It is one of the strange and inexplicable quirks of fortune that Ireland will ever be associated with the potato, an alien vegetable that she adopted as a staple article of food within the short period of fifty years after it was introduced. This humble vegetable was eventually to become a great influence in the course of Ireland's history.

Tradition has credited the ill-fated Sir Walter Raleigh (right) with the introduction of the potato to Europe, though there are doubts in scientific circles as to whether there is any truth behind the tradition. It is possible, however, that he did introduce the vegetable to Ireland. One expedition which he financed landed at Smerwick, Co.Kerry, in October, 1587, on the return from a long journey across the Atlantic. Many strange botanical specimens were brought back and the potato could easily have been one of them.

One number of a weekly bulletin published in 1699 says: 'The potato .... Was brought first out of Virginia by Sir Walter Raleigh, and he stopping at Ireland, some was planted there, where it thrived well and to good purpose, for in three succeeding wars, when all the corn above ground was destroyed, this supported them; for the soldiers, unless they had dug up all the ground where they grew, and almost sifted it, could not extirpate them.'

A further item which seems to confirm Raleigh's introduction of the potato to Ireland is found in Crofton Croker's collection 'Popular songs of Ireland' in which there is the 'Pratie Song':

The brave Walter Raleigh, Queen Bess's own knight,
Brought here from Virginia The root of delight.
By him it was planted At Youghal so gay;
An'sure Munster praties are famed to this day.

Other possibilities regarding the introduction of the potato to Ireland include one which looks to the ships of the dispersed Spanish Armada all down the West coast of Ireland. Potatoes may well have been carried as part of the cooks' stores by the ships and later found on the shore by the people of Kerry and Cork who planted them.

At first in Ireland there were doubts as to the value of the potato as a food. Some said that the root was not for eating because it was not mentioned in the Bible; others said that it caused leprosy and encouraged flatulence. Others however, notably doctors, claimed that the potato could heal just about everything and prescribed it where and when they had the slightest chance.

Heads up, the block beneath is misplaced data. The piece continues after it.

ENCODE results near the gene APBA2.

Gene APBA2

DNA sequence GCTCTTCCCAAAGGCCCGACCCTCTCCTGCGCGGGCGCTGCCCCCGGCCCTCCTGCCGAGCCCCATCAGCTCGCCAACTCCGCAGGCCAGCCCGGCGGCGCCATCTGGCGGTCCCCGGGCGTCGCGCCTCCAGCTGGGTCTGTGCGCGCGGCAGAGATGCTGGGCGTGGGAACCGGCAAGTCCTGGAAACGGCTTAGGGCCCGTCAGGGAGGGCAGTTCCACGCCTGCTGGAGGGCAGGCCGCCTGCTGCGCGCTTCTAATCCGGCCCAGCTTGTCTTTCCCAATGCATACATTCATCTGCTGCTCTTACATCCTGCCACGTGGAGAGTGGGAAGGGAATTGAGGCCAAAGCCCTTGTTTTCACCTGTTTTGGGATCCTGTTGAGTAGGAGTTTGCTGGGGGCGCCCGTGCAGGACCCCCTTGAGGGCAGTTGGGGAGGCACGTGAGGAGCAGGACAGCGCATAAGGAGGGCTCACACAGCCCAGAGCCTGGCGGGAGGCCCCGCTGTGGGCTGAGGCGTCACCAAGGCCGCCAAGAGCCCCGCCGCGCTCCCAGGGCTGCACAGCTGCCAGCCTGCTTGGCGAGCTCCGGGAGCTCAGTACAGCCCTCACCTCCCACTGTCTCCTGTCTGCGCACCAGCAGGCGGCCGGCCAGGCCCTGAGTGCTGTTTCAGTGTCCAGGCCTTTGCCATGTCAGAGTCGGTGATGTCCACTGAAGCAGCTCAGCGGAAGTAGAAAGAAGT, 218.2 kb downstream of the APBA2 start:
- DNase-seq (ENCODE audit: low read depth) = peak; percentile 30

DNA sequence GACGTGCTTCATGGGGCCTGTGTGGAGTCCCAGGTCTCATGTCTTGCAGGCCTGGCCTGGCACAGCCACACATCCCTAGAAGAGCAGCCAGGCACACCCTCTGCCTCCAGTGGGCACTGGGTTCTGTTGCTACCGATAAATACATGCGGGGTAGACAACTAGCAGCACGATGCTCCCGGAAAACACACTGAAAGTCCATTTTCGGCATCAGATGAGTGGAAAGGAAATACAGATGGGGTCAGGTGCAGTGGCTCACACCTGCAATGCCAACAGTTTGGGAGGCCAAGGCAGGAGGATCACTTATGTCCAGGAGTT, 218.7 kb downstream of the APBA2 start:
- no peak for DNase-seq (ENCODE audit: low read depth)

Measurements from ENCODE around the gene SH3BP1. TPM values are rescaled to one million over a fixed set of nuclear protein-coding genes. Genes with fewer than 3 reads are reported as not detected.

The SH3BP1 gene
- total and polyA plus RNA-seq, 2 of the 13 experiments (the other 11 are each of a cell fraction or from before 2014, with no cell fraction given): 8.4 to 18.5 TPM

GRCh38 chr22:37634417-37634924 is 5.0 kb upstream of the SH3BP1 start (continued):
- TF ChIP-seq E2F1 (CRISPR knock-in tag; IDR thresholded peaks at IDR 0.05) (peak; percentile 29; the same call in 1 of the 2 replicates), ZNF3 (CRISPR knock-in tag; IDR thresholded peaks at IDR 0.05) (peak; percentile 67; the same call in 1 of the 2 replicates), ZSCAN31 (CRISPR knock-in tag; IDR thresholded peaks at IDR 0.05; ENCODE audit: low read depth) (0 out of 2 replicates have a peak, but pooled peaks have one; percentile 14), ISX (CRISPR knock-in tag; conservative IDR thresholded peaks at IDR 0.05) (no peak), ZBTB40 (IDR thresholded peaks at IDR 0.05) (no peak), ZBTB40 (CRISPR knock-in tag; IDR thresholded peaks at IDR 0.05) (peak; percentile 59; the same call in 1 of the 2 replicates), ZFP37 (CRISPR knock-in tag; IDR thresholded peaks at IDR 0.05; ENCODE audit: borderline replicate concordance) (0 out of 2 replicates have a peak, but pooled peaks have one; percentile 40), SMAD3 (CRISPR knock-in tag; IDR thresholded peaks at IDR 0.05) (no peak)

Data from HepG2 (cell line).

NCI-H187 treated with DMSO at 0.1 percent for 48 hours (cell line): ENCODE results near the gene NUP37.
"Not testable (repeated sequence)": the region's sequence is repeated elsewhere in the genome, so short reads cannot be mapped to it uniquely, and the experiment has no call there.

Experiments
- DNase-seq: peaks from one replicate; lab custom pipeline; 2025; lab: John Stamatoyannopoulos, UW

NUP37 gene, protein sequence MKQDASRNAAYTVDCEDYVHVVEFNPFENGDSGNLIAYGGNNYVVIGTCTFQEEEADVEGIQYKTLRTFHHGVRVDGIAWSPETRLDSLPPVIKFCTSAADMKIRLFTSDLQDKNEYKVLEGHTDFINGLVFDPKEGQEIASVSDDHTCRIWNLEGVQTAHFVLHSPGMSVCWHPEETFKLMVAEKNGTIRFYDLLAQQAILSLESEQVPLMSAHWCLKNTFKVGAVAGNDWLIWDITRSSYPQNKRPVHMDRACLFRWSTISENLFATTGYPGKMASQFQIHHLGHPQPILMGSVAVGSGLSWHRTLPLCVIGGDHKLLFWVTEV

Eventually, it was the potato itself that won universal acceptance. It was a food, a good food at that, so it flourished and brought many customs into being. It became the usual practice to plant potatoes on Good Friday.

In Galway, it is considered bad luck to attempt to plant potatoes on a Cross Day, that is on any fourth day following Christmas. In Kerry, a piece of cypress was stuck into the ridge on planting day and, on harvesting, a branch of the same wood was burnt. On the Eve of St. John, when the midsummer fires were lit, a burning faggot was thrown into the potato plot for luck to the crop. Garland Sunday, the last in July was, in Galway, the day on which the first digging was permitted. In Cork, it was thought that some potatoes, however few, should be dug up on the 29th June. In Mayo, time was when the end of the potato harvest was always celebrated by a feast. And in Tipperary, when new potatoes first appeared on the table, it was usual for one to say to another. 'May we all be alive and happy this time twelve months.'

It was not long before the bulk of the Irish people were growing potatoes, and more and more did they come to rely on it as a staple food. By the end of the sixteenth century much of Ireland had been laid waste by the harrying and burning of homesteads of crops and of cattle under Mountjoy, Lord Lieutenant of Ireland. The people as a result were famished; to sow their usual crops was to invite their destruction. But, in the potato, the harassed grower had to his hand a food which was easy to prepare; it would feed himself, his household and his livestock, and it could be cultivated and stored in a manner that escaped detection. As the years passed into the 18th and 19th centuries, the Irish poor found themselves more and more dependent on the potato. Thus, as 1845 drew nearer, there was nothing to relieve the sombre picture of poverty and misery.

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